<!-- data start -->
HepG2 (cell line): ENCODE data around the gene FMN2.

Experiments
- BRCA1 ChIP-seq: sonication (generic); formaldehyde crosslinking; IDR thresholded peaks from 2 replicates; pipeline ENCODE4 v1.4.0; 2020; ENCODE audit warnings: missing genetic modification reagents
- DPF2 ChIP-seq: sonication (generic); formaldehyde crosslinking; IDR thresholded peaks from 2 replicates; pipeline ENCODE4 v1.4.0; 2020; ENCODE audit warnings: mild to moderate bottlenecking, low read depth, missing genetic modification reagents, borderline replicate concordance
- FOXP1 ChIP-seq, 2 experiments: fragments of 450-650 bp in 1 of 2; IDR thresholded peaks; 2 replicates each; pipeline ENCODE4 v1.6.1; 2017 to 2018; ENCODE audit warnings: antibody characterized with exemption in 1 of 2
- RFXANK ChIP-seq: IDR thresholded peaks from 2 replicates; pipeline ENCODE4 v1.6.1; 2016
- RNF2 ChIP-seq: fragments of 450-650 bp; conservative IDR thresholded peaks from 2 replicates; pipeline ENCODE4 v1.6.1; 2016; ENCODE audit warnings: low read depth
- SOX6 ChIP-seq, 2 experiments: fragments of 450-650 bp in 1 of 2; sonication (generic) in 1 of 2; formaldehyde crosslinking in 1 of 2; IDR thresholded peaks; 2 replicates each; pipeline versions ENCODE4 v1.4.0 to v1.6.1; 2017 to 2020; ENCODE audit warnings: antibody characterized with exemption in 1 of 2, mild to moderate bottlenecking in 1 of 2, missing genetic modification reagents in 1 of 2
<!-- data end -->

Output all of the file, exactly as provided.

HepG2 (cell line): ENCODE data around the gene FMN2.

Experiments
- BRCA1 ChIP-seq: sonication (generic); formaldehyde crosslinking; IDR thresholded peaks from 2 replicates; pipeline ENCODE4 v1.4.0; 2020; ENCODE audit warnings: missing genetic modification reagents
- DPF2 ChIP-seq: sonication (generic); formaldehyde crosslinking; IDR thresholded peaks from 2 replicates; pipeline ENCODE4 v1.4.0; 2020; ENCODE audit warnings: mild to moderate bottlenecking, low read depth, missing genetic modification reagents, borderline replicate concordance
- FOXP1 ChIP-seq, 2 experiments: fragments of 450-650 bp in 1 of 2; IDR thresholded peaks; 2 replicates each; pipeline ENCODE4 v1.6.1; 2017 to 2018; ENCODE audit warnings: antibody characterized with exemption in 1 of 2
- RFXANK ChIP-seq: IDR thresholded peaks from 2 replicates; pipeline ENCODE4 v1.6.1; 2016
- RNF2 ChIP-seq: fragments of 450-650 bp; conservative IDR thresholded peaks from 2 replicates; pipeline ENCODE4 v1.6.1; 2016; ENCODE audit warnings: low read depth
- SOX6 ChIP-seq, 2 experiments: fragments of 450-650 bp in 1 of 2; sonication (generic) in 1 of 2; formaldehyde crosslinking in 1 of 2; IDR thresholded peaks; 2 replicates each; pipeline versions ENCODE4 v1.4.0 to v1.6.1; 2017 to 2020; ENCODE audit warnings: antibody characterized with exemption in 1 of 2, mild to moderate bottlenecking in 1 of 2, missing genetic modification reagents in 1 of 2